China's landmark property law takes effect

Updated: 2007-10-01 15:16

BEIJING - China's landmark Property Law that provides equal protection to both state and private properties was put into effect on Monday.

The law approved by the national legislature in March after repeated revisions and unprecedented eight readings is seen as a significant step in the country's efforts to further economic reforms and boost social harmony.

The 247-article law stipulates that no units or individuals may infringe upon the property of the state, the collective and the individual.

"The law will inspire people's enthusiasm to create wealth and is helpful for them to fully enjoy the fruit of reform and opening-up," said Xu Xianming, president of the China University of Political Science and Law.

To give equal protection to private property by law is in accord with the Constitution, the proposition of the Communist Party of China and people's common requests, according to Wang Liming, a professor of Renmin University of China who participated in the legislation process of the law.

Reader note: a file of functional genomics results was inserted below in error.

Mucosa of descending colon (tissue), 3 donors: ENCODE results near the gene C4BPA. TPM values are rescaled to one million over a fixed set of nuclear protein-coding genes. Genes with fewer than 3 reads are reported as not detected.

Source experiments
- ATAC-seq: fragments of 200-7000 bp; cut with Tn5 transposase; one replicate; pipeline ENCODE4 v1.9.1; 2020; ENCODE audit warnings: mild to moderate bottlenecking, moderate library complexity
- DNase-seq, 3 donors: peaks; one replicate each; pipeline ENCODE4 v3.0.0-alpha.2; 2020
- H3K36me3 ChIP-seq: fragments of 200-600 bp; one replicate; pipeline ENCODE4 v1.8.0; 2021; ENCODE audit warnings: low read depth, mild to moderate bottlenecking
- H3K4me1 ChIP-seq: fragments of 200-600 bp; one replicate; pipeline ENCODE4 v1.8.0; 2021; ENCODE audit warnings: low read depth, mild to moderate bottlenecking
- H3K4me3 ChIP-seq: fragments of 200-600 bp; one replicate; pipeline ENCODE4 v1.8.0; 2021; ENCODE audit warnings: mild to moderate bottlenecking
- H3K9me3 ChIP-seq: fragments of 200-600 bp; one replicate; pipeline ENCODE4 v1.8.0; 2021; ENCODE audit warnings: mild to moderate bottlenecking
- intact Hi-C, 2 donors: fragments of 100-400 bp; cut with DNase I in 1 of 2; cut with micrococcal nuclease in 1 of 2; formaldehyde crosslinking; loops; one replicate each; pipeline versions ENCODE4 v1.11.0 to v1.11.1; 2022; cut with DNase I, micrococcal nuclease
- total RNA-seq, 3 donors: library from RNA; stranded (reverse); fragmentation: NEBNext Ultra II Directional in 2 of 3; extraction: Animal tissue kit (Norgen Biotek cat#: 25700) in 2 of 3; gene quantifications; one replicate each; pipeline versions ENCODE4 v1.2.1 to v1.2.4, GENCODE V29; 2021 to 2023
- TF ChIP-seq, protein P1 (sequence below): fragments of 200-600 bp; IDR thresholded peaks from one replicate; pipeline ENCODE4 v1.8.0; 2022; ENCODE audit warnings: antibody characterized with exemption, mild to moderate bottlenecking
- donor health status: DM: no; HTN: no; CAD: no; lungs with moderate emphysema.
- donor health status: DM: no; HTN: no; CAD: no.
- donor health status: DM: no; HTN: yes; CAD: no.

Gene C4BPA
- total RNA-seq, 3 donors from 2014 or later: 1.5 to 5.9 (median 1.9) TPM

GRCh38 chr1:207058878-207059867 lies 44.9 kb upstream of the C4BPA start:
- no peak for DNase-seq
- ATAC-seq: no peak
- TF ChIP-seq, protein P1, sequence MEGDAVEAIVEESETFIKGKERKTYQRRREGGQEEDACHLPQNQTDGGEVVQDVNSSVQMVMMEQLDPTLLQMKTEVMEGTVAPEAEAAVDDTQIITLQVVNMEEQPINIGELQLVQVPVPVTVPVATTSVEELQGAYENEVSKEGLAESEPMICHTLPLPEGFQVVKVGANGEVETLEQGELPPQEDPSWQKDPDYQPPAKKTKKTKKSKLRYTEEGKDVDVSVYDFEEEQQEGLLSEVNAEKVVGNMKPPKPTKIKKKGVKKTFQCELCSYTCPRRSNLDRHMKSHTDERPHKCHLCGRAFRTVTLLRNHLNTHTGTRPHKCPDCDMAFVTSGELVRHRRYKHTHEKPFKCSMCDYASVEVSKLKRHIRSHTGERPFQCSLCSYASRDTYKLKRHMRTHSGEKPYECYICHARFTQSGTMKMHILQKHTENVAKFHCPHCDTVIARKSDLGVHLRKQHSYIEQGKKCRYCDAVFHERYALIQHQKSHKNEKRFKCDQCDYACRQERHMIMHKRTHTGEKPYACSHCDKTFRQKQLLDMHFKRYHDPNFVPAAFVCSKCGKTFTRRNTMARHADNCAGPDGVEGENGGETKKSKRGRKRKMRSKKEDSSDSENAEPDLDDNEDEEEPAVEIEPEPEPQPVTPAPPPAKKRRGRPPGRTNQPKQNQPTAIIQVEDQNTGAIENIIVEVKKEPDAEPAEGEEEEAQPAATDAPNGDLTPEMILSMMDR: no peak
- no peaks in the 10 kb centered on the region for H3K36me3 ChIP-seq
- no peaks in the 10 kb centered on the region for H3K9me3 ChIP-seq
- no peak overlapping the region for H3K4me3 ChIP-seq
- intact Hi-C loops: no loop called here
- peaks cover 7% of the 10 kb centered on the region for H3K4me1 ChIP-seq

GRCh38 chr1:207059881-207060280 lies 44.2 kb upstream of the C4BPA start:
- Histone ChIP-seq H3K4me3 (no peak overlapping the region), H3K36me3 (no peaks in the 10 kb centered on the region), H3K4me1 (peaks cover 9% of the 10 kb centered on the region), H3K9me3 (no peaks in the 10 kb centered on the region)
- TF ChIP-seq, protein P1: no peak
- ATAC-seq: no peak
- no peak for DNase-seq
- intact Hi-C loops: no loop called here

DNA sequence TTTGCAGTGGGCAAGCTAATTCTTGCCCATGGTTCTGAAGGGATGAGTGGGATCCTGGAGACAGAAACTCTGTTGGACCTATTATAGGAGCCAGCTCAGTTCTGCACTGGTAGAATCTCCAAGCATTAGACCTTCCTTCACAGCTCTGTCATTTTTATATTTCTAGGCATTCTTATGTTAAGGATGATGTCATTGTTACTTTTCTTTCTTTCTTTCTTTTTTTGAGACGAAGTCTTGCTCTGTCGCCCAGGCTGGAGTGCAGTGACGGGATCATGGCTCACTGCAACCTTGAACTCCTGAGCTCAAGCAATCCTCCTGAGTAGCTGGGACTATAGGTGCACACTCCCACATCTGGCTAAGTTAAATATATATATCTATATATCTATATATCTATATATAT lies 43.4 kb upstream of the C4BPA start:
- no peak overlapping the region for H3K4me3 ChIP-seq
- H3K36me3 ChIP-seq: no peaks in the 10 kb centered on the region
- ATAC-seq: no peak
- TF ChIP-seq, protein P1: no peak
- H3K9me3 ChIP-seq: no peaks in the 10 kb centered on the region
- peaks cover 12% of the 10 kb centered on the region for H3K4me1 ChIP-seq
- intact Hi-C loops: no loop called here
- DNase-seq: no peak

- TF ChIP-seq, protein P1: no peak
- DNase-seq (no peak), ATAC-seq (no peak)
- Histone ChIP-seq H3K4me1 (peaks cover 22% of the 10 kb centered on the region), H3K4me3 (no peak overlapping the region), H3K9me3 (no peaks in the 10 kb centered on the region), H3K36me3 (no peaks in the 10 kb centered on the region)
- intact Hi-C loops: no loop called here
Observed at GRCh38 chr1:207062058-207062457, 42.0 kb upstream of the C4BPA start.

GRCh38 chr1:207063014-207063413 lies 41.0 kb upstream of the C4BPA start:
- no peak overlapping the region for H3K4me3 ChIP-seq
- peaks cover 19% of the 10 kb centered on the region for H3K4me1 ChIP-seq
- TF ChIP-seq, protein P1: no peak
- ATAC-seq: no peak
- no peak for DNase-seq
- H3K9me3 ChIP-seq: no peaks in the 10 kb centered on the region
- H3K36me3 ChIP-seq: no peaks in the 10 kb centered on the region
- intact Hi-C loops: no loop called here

However, the bill had met with doubts and opposition from people who argued private property should not be leveled with state property.

In response, senior legislator Wang Zhaoguo said during the parliamentary full session in March that it will be impossible to develop the socialist market economy or to uphold and improve the basic economic system of socialism if equal protection is not secured.

"Under China's socialist market economy, all players enjoy the same rights, observe the same rules and bear the same responsibilities," said the vice chairman of the Standing Committee of the National People's Congress (NPC), China's top legislature.

To address public concerns over fraudulent acquisitions and mergers of state property, the law stipulates that illegal possession, sharing, and destruction of state property is prohibited. Those who cause loss of state property shall bear legal liability, according to the law.

The concept of improving the protection of private property was first brought up at the 16th National Congress of the Communist Party of China held in November 2002. In March 2004, the NPC adopted a major amendment to the Constitution, stating that people's lawful private property is inviolable.

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